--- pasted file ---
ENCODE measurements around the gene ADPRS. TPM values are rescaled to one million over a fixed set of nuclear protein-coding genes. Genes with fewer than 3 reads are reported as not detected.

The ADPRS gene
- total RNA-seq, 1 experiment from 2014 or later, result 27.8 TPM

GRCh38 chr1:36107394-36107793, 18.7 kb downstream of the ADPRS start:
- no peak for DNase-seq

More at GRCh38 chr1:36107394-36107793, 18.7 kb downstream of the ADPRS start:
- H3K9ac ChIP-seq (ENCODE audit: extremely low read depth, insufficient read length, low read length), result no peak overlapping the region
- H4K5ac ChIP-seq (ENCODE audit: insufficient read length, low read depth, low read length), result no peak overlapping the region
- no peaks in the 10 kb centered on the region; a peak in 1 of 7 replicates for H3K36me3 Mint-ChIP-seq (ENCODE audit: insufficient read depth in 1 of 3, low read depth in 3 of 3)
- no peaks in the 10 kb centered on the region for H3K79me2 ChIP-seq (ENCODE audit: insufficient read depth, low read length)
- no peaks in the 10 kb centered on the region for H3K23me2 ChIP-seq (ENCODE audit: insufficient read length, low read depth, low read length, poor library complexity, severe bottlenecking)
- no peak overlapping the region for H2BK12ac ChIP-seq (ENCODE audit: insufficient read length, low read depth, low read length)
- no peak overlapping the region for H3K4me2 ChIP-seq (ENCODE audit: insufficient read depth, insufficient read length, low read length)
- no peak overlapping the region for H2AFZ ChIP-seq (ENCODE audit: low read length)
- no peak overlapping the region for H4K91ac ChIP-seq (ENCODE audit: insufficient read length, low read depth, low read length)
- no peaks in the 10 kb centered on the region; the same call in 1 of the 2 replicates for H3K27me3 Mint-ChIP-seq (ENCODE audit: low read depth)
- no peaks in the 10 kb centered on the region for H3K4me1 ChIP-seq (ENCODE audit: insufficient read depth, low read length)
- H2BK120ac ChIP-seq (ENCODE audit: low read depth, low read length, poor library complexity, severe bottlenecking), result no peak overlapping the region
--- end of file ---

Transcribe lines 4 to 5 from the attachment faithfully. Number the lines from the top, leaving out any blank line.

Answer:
GRCh38 chr1:36107394-36107793, 18.7 kb downstream of the ADPRS start:
- no peak for DNase-seq